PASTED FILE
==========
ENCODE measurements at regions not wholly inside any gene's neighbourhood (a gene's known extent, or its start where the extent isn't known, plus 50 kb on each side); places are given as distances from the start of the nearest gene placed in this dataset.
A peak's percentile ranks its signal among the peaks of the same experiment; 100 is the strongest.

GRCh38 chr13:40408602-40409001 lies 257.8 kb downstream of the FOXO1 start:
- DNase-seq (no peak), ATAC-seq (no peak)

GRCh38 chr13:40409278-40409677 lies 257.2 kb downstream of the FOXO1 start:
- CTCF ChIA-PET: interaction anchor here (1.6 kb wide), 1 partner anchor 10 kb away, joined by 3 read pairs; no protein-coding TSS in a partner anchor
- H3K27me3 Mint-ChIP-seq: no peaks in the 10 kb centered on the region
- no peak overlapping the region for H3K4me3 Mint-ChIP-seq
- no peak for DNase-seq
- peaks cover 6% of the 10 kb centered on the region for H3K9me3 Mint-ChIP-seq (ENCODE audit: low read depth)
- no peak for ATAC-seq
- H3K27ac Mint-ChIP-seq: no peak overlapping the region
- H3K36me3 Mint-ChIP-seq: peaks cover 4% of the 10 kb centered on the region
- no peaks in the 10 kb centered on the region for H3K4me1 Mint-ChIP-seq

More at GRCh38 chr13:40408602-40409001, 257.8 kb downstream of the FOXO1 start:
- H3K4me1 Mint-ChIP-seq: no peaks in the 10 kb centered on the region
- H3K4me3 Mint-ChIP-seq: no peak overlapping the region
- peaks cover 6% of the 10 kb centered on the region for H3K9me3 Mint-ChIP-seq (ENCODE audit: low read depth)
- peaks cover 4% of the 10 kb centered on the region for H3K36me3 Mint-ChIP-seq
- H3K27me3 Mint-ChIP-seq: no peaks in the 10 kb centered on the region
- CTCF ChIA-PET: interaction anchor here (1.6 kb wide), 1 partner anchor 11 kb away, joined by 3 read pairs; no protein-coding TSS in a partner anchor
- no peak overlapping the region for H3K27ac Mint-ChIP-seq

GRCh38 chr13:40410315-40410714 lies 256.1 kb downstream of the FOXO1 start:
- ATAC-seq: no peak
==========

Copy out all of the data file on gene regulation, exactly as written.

ENCODE measurements at regions not wholly inside any gene's neighbourhood (a gene's known extent, or its start where the extent isn't known, plus 50 kb on each side); places are given as distances from the start of the nearest gene placed in this dataset.
A peak's percentile ranks its signal among the peaks of the same experiment; 100 is the strongest.

GRCh38 chr13:40408602-40409001 lies 257.8 kb downstream of the FOXO1 start:
- DNase-seq (no peak), ATAC-seq (no peak)

GRCh38 chr13:40409278-40409677 lies 257.2 kb downstream of the FOXO1 start:
- CTCF ChIA-PET: interaction anchor here (1.6 kb wide), 1 partner anchor 10 kb away, joined by 3 read pairs; no protein-coding TSS in a partner anchor
- H3K27me3 Mint-ChIP-seq: no peaks in the 10 kb centered on the region
- no peak overlapping the region for H3K4me3 Mint-ChIP-seq
- no peak for DNase-seq
- peaks cover 6% of the 10 kb centered on the region for H3K9me3 Mint-ChIP-seq (ENCODE audit: low read depth)
- no peak for ATAC-seq
- H3K27ac Mint-ChIP-seq: no peak overlapping the region
- H3K36me3 Mint-ChIP-seq: peaks cover 4% of the 10 kb centered on the region
- no peaks in the 10 kb centered on the region for H3K4me1 Mint-ChIP-seq

More at GRCh38 chr13:40408602-40409001, 257.8 kb downstream of the FOXO1 start:
- H3K4me1 Mint-ChIP-seq: no peaks in the 10 kb centered on the region
- H3K4me3 Mint-ChIP-seq: no peak overlapping the region
- peaks cover 6% of the 10 kb centered on the region for H3K9me3 Mint-ChIP-seq (ENCODE audit: low read depth)
- peaks cover 4% of the 10 kb centered on the region for H3K36me3 Mint-ChIP-seq
- H3K27me3 Mint-ChIP-seq: no peaks in the 10 kb centered on the region
- CTCF ChIA-PET: interaction anchor here (1.6 kb wide), 1 partner anchor 11 kb away, joined by 3 read pairs; no protein-coding TSS in a partner anchor
- no peak overlapping the region for H3K27ac Mint-ChIP-seq

GRCh38 chr13:40410315-40410714 lies 256.1 kb downstream of the FOXO1 start:
- ATAC-seq: no peak